The Magic Clown TV Show

Discussions of new films, books, television shows, and media indirectly related to magic and magicians. For example, there may be a book on mnemonics or theatrical technique we should know or at least know about.

Postby Gord » 03/25/08 07:06 PM

Clowns are scary, especially in black and white.

HERE

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Postby Spellbinder » 03/26/08 07:04 AM

THAT brought back old memories. My family didn't have a TV, but I would bring my younger brother to join a crowd of kids at a rich neighbor's house to watch it on their TV. After all, that was why they bought one in the first place, to be the first on the block to own a TV, and it served them right that their son suddenly had fifty new friends almost overnight. My brother and the other kids were not interested in the magic, just in the fact that it was one of the only kid shows on TV at the time. I was one of the older kids (20, but in those days, still a minor!), so they expected me to chaperone and keep the screaming down to a minimum. I got my first lessons in crowd control trying to keep a roomful of kids from screaming like the kids on TV.

After the show, I got to do some magic of my own for the kids when the rich kid's mother chased everyone outside onto the lawn. The only kid in the audience who was more interested in magic than me was a scrawny lad of about ten. I always picked him to assist me because he played along, even if he knew how I was doing my trick. Then he always had a trick to show and I played along as his assistant. Pretty soon, the two of us were conspiring to put on our next "after TV" show as a team. I could see that he was better at it than I was, so I decided to let him be the magician and I just played the assistant. That's how I got started as Jim Gerrish's assistant, and our first client was the rich kid's mother who hired us to perform for the kid's birthday party. I think we got paid $10 for the two of us. I gave my half to Jim Gerrish to buy us some better props and we were on our way.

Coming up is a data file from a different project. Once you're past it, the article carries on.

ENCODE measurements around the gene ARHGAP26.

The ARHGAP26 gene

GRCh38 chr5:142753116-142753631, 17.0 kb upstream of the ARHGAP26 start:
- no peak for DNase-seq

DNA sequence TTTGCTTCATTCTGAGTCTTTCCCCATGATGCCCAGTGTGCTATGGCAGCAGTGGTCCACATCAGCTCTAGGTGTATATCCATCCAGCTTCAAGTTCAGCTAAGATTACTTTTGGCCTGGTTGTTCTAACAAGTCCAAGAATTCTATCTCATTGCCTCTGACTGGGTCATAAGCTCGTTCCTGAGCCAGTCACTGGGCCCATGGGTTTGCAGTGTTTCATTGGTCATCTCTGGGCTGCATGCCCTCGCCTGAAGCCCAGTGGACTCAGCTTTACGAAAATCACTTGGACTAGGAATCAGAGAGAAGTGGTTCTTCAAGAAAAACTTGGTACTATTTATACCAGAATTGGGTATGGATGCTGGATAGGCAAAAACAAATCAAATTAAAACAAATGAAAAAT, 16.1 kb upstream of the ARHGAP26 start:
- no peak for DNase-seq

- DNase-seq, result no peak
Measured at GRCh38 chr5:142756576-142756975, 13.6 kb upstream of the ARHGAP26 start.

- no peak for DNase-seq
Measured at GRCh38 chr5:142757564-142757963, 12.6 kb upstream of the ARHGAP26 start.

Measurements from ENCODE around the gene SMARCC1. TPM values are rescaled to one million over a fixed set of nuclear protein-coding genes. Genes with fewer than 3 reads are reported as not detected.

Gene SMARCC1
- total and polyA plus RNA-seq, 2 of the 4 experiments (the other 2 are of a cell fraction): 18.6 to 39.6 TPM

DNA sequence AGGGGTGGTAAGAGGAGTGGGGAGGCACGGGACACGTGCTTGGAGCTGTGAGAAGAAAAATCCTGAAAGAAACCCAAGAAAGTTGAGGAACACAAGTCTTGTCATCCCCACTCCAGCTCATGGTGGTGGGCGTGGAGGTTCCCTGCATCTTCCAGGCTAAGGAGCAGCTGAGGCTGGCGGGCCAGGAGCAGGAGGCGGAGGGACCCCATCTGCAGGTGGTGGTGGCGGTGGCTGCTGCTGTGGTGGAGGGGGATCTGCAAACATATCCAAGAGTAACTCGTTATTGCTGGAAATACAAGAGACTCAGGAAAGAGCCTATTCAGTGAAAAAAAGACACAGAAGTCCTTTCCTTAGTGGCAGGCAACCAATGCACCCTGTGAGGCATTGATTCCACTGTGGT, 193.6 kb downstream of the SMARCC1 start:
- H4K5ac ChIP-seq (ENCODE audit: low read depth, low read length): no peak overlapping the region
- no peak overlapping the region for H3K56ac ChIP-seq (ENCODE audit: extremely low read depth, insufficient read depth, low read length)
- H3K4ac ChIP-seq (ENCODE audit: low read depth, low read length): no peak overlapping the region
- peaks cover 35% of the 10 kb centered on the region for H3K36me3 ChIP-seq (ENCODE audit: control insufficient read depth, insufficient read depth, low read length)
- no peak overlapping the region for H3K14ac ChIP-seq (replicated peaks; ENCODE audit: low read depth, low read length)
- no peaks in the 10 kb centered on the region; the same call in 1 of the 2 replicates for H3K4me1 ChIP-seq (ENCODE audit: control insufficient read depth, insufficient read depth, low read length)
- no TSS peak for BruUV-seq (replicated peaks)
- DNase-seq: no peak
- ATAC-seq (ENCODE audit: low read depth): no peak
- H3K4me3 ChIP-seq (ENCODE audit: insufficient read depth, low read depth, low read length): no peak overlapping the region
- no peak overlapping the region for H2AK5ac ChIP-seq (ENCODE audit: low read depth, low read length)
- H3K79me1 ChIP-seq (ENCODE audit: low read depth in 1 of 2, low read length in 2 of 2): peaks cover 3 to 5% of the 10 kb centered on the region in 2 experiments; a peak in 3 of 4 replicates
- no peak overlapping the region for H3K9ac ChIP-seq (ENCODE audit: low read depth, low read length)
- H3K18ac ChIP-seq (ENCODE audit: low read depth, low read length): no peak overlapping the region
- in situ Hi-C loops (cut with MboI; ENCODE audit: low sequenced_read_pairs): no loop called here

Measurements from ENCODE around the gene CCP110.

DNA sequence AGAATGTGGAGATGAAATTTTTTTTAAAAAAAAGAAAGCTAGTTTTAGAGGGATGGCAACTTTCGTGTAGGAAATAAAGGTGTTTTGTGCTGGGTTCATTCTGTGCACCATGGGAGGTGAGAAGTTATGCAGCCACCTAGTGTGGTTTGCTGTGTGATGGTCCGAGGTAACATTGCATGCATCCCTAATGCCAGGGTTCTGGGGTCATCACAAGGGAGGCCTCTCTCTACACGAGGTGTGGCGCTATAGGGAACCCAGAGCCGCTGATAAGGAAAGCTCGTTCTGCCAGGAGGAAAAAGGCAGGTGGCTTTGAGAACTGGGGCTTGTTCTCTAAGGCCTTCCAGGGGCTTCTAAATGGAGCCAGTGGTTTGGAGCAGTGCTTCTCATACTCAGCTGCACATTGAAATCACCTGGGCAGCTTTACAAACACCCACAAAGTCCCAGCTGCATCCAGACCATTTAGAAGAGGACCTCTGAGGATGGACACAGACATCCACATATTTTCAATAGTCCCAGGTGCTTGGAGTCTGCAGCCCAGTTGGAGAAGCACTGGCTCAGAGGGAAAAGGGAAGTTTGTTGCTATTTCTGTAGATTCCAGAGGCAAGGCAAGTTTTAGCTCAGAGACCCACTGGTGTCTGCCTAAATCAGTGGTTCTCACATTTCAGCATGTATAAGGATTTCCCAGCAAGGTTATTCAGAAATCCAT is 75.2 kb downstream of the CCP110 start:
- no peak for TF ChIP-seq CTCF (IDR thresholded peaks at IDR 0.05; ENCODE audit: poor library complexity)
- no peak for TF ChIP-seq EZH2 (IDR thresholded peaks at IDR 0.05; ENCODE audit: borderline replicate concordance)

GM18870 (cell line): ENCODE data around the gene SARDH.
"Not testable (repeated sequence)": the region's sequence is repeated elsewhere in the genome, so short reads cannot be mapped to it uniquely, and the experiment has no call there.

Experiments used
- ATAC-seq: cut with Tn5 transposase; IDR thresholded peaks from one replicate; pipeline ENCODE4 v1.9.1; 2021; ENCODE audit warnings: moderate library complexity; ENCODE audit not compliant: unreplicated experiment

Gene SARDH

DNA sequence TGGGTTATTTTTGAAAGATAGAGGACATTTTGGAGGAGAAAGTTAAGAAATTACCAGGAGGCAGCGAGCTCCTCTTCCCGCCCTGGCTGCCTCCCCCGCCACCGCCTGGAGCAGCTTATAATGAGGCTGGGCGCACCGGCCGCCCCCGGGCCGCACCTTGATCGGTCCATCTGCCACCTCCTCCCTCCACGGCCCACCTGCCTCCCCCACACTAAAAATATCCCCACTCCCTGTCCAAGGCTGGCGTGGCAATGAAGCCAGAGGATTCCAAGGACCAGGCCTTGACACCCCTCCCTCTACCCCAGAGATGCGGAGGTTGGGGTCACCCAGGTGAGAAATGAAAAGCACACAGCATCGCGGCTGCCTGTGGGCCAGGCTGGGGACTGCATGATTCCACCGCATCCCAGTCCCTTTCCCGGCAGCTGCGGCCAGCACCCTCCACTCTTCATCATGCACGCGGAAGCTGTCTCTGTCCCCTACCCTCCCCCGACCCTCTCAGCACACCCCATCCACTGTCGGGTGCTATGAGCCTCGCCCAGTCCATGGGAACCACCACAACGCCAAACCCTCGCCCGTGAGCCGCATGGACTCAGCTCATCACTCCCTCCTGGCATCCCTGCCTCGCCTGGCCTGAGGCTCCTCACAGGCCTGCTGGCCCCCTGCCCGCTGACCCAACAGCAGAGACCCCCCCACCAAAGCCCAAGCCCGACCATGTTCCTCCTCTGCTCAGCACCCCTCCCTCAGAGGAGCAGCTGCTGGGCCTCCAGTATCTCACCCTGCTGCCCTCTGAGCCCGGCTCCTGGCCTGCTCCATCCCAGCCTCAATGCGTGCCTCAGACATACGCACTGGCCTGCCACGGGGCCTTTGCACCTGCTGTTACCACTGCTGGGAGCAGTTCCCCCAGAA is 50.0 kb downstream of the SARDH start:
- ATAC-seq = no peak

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Postby Nicholas Carifo » 03/27/08 10:02 PM

This early magic series must have predated "The Magic Land of Alakazam", if the date of 1952 here is correct. This link states "The Magic Clown" was a SERIES on NBC.

Would that make this CLOWN, really the first magician to hold a regular magic tv series on national television in America?